Get Book Smart With Brain Games for Cats

Mary Simpson
by Mary Simpson
Want to learn fun ways interact with your cat and teach him some cool tricks? The new book Brain Games for Cats offers plenty of games that will shape your cat’s behavior.

As I write this, my feline housemate Owen is knocking himself out with a twist-tie that has eluded capture by flying across the floor and under the sofa. I watch silently and wonder “am I a bad pet parent”? Should I engage more in his playtime or would he consider me be that proverbial bad penny that just keeps showing up and taking the fun out of everything.

According to Claire Arrowsmith, an animal behaviorist, trainer and now author, there is room for improvement in the one-on-none time I spend interacting with my cats and she has written a book to prove it – Brain Games for Cats. The goal is to shape your pet’s behaviours through a rewards-based series of games that work for any age of cat.

I am intrigued. Is there a chapter for twist-ties? No, but there are some simple activities that my crew might enjoy.

I stand in the middle of the room and call each of my cats. They look but won’t respond to me bending down and pretending to hold a treat. Note to self: the fake treat scam doesn’t work anymore.

Whoa, out comes Fifi who drops to the floor and rolls onto her back. She is ready to play and because this book does stipulate “rewards based” I’m assuming they mean real rewards so I head to the treat drawer to arm myself with sufficient goodies for my test subject.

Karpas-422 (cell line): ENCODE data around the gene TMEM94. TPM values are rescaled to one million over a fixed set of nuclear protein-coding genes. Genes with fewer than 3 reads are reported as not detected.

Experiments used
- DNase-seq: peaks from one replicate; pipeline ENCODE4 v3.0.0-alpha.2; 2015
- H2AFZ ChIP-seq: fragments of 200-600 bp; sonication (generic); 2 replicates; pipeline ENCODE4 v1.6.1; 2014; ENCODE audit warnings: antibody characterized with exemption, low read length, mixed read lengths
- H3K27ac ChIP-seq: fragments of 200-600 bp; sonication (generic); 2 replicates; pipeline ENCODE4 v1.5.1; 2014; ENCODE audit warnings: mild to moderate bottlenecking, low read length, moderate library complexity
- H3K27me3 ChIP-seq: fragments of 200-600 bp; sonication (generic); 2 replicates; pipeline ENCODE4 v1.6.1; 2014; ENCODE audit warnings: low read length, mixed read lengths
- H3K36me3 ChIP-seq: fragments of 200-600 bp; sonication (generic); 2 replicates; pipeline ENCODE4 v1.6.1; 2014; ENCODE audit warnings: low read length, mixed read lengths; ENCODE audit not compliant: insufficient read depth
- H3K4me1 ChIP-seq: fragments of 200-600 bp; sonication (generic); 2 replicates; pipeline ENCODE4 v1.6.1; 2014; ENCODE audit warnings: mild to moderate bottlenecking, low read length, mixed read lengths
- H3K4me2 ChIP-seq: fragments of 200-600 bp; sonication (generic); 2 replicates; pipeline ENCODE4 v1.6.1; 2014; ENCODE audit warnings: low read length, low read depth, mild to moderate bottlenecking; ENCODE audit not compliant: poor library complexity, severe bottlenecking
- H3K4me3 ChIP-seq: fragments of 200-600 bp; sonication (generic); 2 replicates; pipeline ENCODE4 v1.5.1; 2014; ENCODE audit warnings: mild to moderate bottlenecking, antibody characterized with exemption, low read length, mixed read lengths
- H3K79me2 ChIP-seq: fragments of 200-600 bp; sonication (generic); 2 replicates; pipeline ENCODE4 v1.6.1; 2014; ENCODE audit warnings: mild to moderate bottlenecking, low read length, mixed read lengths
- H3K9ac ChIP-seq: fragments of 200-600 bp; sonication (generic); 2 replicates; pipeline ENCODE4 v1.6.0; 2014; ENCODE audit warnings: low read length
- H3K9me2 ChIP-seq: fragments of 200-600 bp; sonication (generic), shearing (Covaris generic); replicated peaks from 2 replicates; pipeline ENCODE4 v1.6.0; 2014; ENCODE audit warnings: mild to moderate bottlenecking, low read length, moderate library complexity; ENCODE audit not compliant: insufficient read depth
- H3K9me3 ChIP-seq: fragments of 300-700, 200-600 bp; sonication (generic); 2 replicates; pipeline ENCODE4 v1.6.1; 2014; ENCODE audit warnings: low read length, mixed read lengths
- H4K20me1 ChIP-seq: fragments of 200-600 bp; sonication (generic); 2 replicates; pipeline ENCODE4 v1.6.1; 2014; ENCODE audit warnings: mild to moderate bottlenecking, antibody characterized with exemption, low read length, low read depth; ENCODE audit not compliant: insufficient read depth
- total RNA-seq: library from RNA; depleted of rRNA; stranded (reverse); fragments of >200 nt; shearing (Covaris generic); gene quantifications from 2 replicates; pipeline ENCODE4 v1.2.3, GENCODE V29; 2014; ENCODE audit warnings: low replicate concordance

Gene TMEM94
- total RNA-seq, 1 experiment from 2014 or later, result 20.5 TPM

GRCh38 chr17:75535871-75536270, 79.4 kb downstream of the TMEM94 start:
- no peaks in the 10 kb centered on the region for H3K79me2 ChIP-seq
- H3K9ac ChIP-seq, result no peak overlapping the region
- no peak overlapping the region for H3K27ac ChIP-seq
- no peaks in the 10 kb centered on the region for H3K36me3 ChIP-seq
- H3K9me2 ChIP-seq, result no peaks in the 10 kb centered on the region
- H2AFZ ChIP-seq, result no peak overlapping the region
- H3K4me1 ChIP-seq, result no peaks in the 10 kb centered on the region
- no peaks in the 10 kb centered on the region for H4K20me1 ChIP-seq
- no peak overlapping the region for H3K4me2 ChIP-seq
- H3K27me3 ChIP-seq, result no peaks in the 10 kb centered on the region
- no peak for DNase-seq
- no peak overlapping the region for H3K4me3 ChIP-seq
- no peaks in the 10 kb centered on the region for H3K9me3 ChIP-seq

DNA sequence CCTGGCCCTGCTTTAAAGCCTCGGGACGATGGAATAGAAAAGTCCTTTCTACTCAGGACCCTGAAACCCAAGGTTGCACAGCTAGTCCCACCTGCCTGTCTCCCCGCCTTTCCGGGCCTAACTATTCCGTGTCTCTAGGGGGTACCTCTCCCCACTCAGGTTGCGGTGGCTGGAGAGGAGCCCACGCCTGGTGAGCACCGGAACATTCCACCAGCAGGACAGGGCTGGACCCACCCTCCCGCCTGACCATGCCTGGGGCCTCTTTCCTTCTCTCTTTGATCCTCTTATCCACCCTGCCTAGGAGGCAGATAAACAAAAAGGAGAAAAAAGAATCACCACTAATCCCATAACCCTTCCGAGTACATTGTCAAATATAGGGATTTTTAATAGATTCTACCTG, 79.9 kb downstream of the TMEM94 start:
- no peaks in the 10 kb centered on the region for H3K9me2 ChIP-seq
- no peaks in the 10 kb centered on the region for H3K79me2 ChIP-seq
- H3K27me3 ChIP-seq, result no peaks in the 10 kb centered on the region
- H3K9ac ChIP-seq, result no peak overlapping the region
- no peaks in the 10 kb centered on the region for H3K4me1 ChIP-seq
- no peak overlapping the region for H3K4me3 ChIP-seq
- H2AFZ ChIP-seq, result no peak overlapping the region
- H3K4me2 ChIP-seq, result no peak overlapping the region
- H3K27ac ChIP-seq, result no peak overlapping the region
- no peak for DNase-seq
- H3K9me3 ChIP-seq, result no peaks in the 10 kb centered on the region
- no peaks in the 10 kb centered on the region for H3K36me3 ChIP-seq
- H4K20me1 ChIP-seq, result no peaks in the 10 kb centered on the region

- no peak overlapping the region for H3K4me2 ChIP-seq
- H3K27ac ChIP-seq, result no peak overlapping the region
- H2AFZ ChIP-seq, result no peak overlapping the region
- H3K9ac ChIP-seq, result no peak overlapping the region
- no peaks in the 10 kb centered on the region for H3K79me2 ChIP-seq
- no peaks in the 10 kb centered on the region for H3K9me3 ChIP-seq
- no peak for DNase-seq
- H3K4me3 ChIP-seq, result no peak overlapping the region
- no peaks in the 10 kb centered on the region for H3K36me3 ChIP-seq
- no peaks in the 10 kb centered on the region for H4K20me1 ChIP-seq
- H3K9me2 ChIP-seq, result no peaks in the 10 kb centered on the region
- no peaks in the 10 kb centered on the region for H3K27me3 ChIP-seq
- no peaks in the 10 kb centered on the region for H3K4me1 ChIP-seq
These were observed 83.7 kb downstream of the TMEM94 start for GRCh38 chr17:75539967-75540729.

Now any pet parent worth his salt has a treat drawer, shelf or jar and just knows that any step in that direction garners immediate attention. I now have my crew of volunteers.

The activities are actually quite fun, made more so by the fact that in spite of their incredibly short attention span I can get my cats to do things with minimal coaxing. The castle box is a no-brainer and all quickly bought into the idea of hiding in a box and jumping out at bits of string and toys I dangled outside the openings.

Equally so with the leg weave, where I could lure Owen in and around my legs in pursuit of a treat with relative ease.

Clearly I have raised their expectations in terms of future playtime, and to be honest, I did enjoy the time spent with critters I previously considered self-sufficient when it came to entertainment.

There are other games which will require a little more work on my part. For instance they out and out refused to jump over anything. Nope, never going to happen today – maybe tomorrow.

The series of activities are designed to help you connect with your pet by physically and mentally toning the little guy. From stretches, to sit ups to retrieving, to fishing and the aforementioned leg weaves the exercises are easily achievable and because cats refuse to be a quick study in anything, they require some time and effort on your part.

Now off to buy more treats!

Mary Simpson
Mary Simpson

Sharing space with three seriously judgy Schnoodles and a feline who prefers to be left alone. #LivingMyBestLife

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